Works Chamber Instrumental Ensembles

String Quartet No. 3

Opus SO Opus SO

Opus 73
1946 year

Quartet No.3 Score
Quartet No.3 Parts
Dmitri Shostakovich’s String Quartets Nos. 1-3


Moscow, Small Hall of the Conservatoire. Beethoven Quartet.

first publication:

1947, "Muzgiz" Publishers, score.


The hand-written score and also drafts of the score and piano score are in the Russian State Archive for Literature and Art (Stack 2048, Inv.1, Items 31-33)

Dedication: "To the Beethoven Quartet: Dmitrii Mikhailovich Tsyganov, Vasilii Petrovich Shirinsky, Vadim Vasilievich Borisovsky and Sergei Pewtrovich Shirinsky".
Duration: 30’
Premiere: December 16, 1946. Moscow, Small Hall of the Conservatoire. Beethoven Quartet.
First Edition: The score was published by "Muzgiz" Publishers in 1947.

"I regard the Third Quartet as one of my most successful compositions".

String Quartet No. 3
in F Major
Op. 73

I. Allegretto
II. Moderato con moto
III. Allegro non troppo
IV. Adagio
V. Moderato

     String Quartet No. 3 has five movements: I. Allegretto, F major; II. Moderato con moto, E minor; III. Allegro non troppo, G sharp minor; IV. Adagio, C sharp minor; V. Moderato, F major. The composer worked on the quartet for several months in 1946: the second movement, which was composed earlier than the rest, was dated 26 January, the first, third, fourth and fifth movements were finished on 9 May, 17 June, 13 July and 2 August, respectively. The first three movements were composed in Moscow, the fourth in Leningrad and the fifth in Kellomyaki (now Komarovo) near Leningrad, which is shown by the composer’s notes in the fair manuscript of the composition.
     Quartet No. 3 is dedicated to the Beethoven Quartet—Dmitri Tsyganov, Vasily Shirinsky, Vadim Borisovsky, and Sergei Shirinsky. Earlier (in November 1944), this ensemble performed the premiere of Quartet No. 2; it was also the first to perform Shostakovich’s subsequent quartets right up to No. 14 (1973).
     The premiere of Quartet No. 3 performed by the Beethoven Quartet was held on 16 December 1946 in the Small Hall of the Moscow Conservatory at the composer’s concert-portrait. The fourth and fifth movements of Quartet No. 3 were encored. On 26 March 1947, the Beethoven Quartet performed the new quartet for the members of the Stalin Prize Committee.67 The Glazunov Quartet—Ilya Lukashevsky, Grigory Ginzburg, Alexander Ryvkin and David Mogilevsky— performed the Leningrad premiere on 8 April of the same year. The American premiere was held on 16 May 1947 at the Consulate General of the Soviet Union (New York) performed by the Fine Arts Quartet.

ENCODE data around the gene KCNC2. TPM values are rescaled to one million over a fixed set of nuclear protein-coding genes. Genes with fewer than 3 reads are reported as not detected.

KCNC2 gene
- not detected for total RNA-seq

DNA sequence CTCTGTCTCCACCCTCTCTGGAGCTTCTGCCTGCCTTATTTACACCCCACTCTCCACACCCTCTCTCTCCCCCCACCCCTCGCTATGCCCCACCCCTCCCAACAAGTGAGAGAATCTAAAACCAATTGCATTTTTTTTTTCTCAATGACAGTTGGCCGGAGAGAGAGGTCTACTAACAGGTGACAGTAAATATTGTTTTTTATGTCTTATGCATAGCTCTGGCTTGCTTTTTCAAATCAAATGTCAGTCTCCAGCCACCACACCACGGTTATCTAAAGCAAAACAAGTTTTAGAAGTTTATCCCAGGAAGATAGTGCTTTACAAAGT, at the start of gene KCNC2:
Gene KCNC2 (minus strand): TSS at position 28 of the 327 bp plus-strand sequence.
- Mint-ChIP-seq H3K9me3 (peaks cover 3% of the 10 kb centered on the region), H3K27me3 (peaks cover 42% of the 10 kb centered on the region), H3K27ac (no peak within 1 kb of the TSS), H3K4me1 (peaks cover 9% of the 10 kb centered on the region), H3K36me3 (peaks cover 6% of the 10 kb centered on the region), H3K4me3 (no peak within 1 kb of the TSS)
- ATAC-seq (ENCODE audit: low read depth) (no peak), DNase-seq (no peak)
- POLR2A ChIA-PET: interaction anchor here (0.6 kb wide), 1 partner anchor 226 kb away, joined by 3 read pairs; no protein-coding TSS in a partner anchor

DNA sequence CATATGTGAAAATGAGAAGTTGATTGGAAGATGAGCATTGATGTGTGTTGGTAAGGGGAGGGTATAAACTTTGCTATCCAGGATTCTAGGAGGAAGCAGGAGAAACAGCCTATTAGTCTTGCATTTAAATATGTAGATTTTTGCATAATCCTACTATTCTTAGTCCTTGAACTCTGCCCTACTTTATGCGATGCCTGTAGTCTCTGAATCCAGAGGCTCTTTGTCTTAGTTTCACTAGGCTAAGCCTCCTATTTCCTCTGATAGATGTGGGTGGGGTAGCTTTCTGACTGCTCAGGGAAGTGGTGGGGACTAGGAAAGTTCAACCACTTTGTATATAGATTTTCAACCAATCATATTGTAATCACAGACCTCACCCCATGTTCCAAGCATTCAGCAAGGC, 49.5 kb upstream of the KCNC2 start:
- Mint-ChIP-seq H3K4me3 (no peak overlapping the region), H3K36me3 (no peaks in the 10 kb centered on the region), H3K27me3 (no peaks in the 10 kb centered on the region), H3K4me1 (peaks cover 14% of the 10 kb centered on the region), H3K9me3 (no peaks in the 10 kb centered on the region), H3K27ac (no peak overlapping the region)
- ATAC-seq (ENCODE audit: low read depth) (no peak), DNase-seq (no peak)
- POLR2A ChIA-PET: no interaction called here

In 1947, Muzgiz published a mimeographed copy of the score of Quartet No. 3. In February-March of the same year, the Beethoven Quartet did its first recording (it came out on 78 rpm gramophone records).69 Some time later (before 1950), the Fine Arts Quartet did the first foreign recording of the work (it came out on Mercury records). Another historically significant and repeatedly reissued early recording was done in the author’s presence on 9 August 1954; it was performed by the Tchaikovsky Quartet with Yulian Sitkovetsky, Anton Sharoyev, Rudolf Barshai, and Yakov Slobodkin.
     After getting off to a roaring start, the concert life of Quartet No. 3 was interrupted at the beginning of 1948 with a Resolution of the Central Committee of the All-Union Communist Party (Bolsheviks) ‘On the Opera The Great Friendship by V. Muradeli’, which condemned ‘formalism’ in music. Although Order No. 17 of the Main Administration for Monitoring Performances and Repertoire (Glavrepertkom) of the Arts Committee under the USSR Council of Ministers of 14 February 1948 on prohibiting several works of some Soviet composers (Dmitri Shostakovich was mentioned among the first of them) that followed the publication of the Resolution in Pravda did not mention his three quartets, they automatically disappeared from the concert repertoire.77 Despite the fact that a directive from Chairman of the USSR Council of Ministers Joseph Stalin declaring this Glavrepertkom order illegal was signed a year later, on 16 March 1949, these three first string quartets did not return to the stage until the very beginning of the 1950s.


  • Borodin Quartet: Kopelman M., Abramenkov A., Shebalin D.V., Berlinsky V.A. 1983 // Melody С10 19503 006, 1984
  • Beethoven Quartet: Tsyganov D.M., Shirinsky V.P., Borisovsky V.V., Shirinsky S.P. 1947 // Melody D 015665-09799, 1965
  • Borodin Quartet: Dubinsky R.D., Aleksandrov Y.P., Shebalin D.V., Berlinsky V.A. 1967 // Melodiya Seraphim SIC-6034, 1967-1968
  • Borodin Quartet: Dubinsky R.D., Aleksandrov Y.P., Shebalin D.V., Berlinsky V.A. 1967 // Melodia Eurodisc 76 649 XK, 76 645,
  • Borodin Quartet: Dubinsky R.D., Aleksandrov Y.P., Shebalin D.V., Berlinsky V.A. 1967 // Melody MG 087129, D-019277-8, 1967
  • Borodin Quartet: Kopelman M., Abramenkov A., Shebalin D.V., Berlinsky V.A. 1983 // HMV Melodiya EX 270339 E 2703411, 1986
  • The Yggdrasil Quartet: Peterson H., Öman P., Westlund R., Nyström P. 1997 // BIS-CD-913, 1998
  • Shostakovich Quartet: Shishlov A.A., Pishchugin S., Galkovsky A.V., Korchagin A.A. 1980 // OLYMPIA OCD 531, 1994
  • Brodsky Quartet: Thomas M., Belton I., Cassidy P., Thomas J. 1989 // TELDEC 9031-71702-2, 1990
  • Glinka Quartet: A. Arenkov, S. Pischugin, M. Geller, D. Fershman 1977 // PRAGA PR 254 054, 1994
  • The “Anton” quartet: Matalaev A., Yakovleva E., Khlebtsevich D., Kirichenko I. 1990 // LDC 2781047, 1991
  • Beethoven Quartet: Tsyganov D.M., Shirinsky V.P., Druzhinin F.S., Shirinsky S.P. 1960 // CONSONANS 81-3007, 1994
  • Quartet of the Sibelius Academy: Tukiainen S., Cantola E., Kosonen V., Noras A. 1994 // FINLANDIA 4509-98997-2, 1996
  • Fine Arts Quartet: Evans R., Boyko E., Horner D., Laufer W. 1989 // ADES 14.161-2, 1989
  • Fitzwilliam Quartet: C. Rowland, J. Spary, A. George, I. Davis. 1977 // LONDON 455 778-2 (Set 455 776-2), 1998